"In Chaos Theory, forms emerge, dissolve, and reform through the creative process known as self-organization. These forms resonate with our spirit and foster a cultivate of connection. Healing originates in the chaotic consciousness and emerges as the process of creative self-organization. Chaos is ubiquitous in nature. It reveals in its own depths, hidden degrees of order and structure that resonate with the soul and reveal to us the basic forms and structures repeated throughout nature and throughout our nature. It underlies the fundamental laws of nature and natural processes, and implies a universe of evolution and constant re-creation. Structure arises in the moment and is in resonance with its environment. But in a universe of constant evolution each form eventually becomes dissonant as the evolving environment surrounding it changes.
Chaos Theory restores the balance to the entropic forces which lead to the decay and death of outworn systems. It is the means of creative self-organization which arises from the undifferentiated disorder that lurks within the processes of creation. Chaos holds infinite possibilities of new form, and these forms are eventually revealed and emerge from chaos as new structure. This also applies to consciousness dynamics, such as thought, spontaneous behavior and creativity. Reality is neither structure nor chaos, but a process in which structure and chaos dance between form and formlessness. This is the eternal cycle of death and renewal, the dance of Shiva.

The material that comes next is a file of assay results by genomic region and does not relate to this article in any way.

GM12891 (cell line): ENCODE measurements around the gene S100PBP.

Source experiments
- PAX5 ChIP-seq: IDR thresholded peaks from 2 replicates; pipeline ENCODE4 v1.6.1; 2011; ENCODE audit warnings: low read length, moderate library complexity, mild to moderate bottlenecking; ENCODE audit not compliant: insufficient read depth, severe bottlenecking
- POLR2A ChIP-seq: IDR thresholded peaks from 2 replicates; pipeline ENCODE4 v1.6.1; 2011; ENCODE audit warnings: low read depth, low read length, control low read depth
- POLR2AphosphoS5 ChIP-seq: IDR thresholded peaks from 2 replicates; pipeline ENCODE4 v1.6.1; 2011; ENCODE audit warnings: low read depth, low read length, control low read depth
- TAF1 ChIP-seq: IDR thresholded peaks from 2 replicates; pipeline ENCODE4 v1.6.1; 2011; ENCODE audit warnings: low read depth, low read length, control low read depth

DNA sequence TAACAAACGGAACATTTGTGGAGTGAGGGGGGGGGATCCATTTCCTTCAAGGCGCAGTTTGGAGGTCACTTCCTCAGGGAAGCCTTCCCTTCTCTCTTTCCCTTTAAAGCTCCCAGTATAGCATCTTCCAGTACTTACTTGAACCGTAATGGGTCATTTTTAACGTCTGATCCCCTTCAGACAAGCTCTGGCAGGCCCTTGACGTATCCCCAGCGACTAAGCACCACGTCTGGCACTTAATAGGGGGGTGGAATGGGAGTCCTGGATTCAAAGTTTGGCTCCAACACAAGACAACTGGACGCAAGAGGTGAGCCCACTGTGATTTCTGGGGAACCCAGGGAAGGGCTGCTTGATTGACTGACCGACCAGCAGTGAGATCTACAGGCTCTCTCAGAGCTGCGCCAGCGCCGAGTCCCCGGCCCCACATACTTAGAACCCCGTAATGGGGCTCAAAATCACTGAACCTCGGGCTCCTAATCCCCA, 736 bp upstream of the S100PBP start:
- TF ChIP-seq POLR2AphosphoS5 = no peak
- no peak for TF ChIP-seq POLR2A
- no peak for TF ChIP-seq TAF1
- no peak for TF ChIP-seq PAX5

Emergence is a process by which order appears “spontaneously” within a system. When the mind lets go of its rational order and enters into unstructured chaos, it emerges later with a new structure or form. Since order arises spontaneously from disorder through self-organization, healing is an ever-present potential."
Tuesday, January 5, 2010
Sunday, January 3, 2010
"The conventional duality of subject and object, knower and known, feeler and feeling, is changed into a polarity: the knower and the known become the poles, terms, or phases of a single event which happens, not to me or from me, but of itself. The experiencer and the experience become a single, ever-changing, self-forming process, complete and fulfilled at every moment of its unfolding, and of infinite complexity and subtlety. It is like, not watching, but being, a coiling arabesque of smoke patterns in the air, or of ink dropped in water, or of a dancing snake which seems to move from every part of its body at once."